My husband is at war…..with the chipmunks who live in our yard. They’re absolutely adorable with their big dark eyes, beautiful stripes, and funny mannerisms. The only problem is that they are digging holes that are the perfect size for our two small dogs to step in and break a leg. Dear Hubby decided that in order to keep “the boys” from stepping into the holes he would plug them up with rocks. Well, the next day he went out and right beside the first one with the rock in it was a brand new hole. As you can imagine, he was not happy.
Chipmunks are really interesting creatures. They’re extremely smart and resourceful, and they’re impressive excavators, digging burrows over 11 feet long and up to 3 feet deep. They have two types of burrows too – shallow ones where they hide out during the day when they’re foraging, and deeper ones with several chambers where they build their nests, store their food, and hibernate in the winter. Each burrow has several “escape hatches” for times they’re in danger. I can’t tell you how many times we’ve seen them just disappear into the ground when we’ve opened the back door to go out.
What The Chipmunks Can Teach Us
Sometimes I feel like that little chipmunk when my husband’s stopping up his holes. Things will be going along smoothly, I’ll have found my groove in keeping my symptoms at bay, then all of a sudden, there’s some huge obstacle in my way, usually in the form of a flare. Many of us who have lived with fibromyalgia for a while have noticed that it seems to have an ebb and flow – there are times that we feel almost as if we’re “in remission” (for lack of a better term) and suddenly we’re hit with an excruciating flare. These can be some of the most difficult times, because 1) our brain has perhaps fooled us into thinking we’re “well” and 2) all the things we’ve been doing that were so successful suddenly seem to not be working anymore.
It can be discouraging, but it doesn’t have to derail us. We can be like that little chipmunk and make new pathways to feeling better.
Sometimes it’s just a matter of hanging out in our “shallow burrow” and waiting for the flare to ease. We take our recovery days, pace ourselves, and do what we need to do in the present to minimize our symptoms and as much as possible, reduce the length of the flare. Like Chippy waiting for the danger to pass, we wait for our symptoms to subside and do what we need to do to feel better.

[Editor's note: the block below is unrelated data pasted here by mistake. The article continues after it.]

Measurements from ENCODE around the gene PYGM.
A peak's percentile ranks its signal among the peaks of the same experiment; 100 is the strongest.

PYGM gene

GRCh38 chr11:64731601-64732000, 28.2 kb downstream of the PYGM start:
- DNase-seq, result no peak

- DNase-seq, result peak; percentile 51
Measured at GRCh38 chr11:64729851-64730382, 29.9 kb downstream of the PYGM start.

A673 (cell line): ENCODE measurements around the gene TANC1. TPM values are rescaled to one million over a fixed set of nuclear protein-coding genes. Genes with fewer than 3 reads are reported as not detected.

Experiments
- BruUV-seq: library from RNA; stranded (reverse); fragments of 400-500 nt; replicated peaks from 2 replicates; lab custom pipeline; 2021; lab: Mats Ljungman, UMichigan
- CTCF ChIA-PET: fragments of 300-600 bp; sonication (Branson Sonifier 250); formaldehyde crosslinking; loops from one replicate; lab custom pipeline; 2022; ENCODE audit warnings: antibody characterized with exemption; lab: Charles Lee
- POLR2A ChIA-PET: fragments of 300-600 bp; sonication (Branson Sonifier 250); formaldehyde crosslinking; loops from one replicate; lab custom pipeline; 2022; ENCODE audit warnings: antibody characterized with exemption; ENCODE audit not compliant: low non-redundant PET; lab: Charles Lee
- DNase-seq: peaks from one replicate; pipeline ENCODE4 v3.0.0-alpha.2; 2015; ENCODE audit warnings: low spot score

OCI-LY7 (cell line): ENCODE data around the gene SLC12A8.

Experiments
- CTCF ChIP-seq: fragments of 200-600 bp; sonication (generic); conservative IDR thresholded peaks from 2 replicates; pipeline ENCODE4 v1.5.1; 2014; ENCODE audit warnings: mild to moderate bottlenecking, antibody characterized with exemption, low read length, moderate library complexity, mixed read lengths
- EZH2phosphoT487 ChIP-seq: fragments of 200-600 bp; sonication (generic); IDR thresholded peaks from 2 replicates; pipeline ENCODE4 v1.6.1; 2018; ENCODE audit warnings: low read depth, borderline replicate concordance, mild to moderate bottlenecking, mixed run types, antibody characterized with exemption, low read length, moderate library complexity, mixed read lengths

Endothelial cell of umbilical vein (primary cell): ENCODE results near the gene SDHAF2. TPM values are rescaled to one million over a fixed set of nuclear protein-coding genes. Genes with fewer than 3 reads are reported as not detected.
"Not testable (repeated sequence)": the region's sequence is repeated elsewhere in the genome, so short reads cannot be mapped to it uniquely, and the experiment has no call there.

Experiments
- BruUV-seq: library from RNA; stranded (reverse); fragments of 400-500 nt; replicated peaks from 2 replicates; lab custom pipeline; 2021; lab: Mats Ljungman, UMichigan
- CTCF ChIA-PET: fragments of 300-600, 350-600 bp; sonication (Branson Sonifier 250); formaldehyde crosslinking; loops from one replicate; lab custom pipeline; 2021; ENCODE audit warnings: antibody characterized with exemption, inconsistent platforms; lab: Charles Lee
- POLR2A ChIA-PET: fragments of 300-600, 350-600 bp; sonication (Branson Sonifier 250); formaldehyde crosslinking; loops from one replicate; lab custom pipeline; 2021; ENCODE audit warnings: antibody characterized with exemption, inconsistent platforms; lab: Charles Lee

Once the “immediate danger” has passed, we may find we need to work a little more on our “deeper burrow,” reassessing our overall self-care plan and determining if it’s fine the way it is or if we need to add some other “chamber.” Sometimes what we’re doing really is working great; after all, this is a chronic illness. In that case, we just need to keep doing what we’ve been doing and realize that there will just be times we’ll experience flares. There are times, though, that reviewing our self-care can help us identify things that aren’t working quite as well or reveal new triggers for our symptoms. In that case, we have a direction to go in which to “straighten up our chamber” by tweaking some things or perhaps start a new wellness pathway altogether.
It’s easy to get discouraged sometimes when flares hit out of nowhere and we may start to feel that our way forward is blocked, but if we maintain a sense of dynamic optimism and continue to build our self-care “burrow,” before we know it we’ll be popping our heads up into the sunshine again.
Are there times that you’ve hit that “rock”? How did you get around it? Please share!
** Just so you know, no chipmunks were harmed, and we’re leaving their holes alone. We just watch the dogs carefully, and they seem to know to be on the lookout for them. Hopefully we can all peacefully coexist. :o)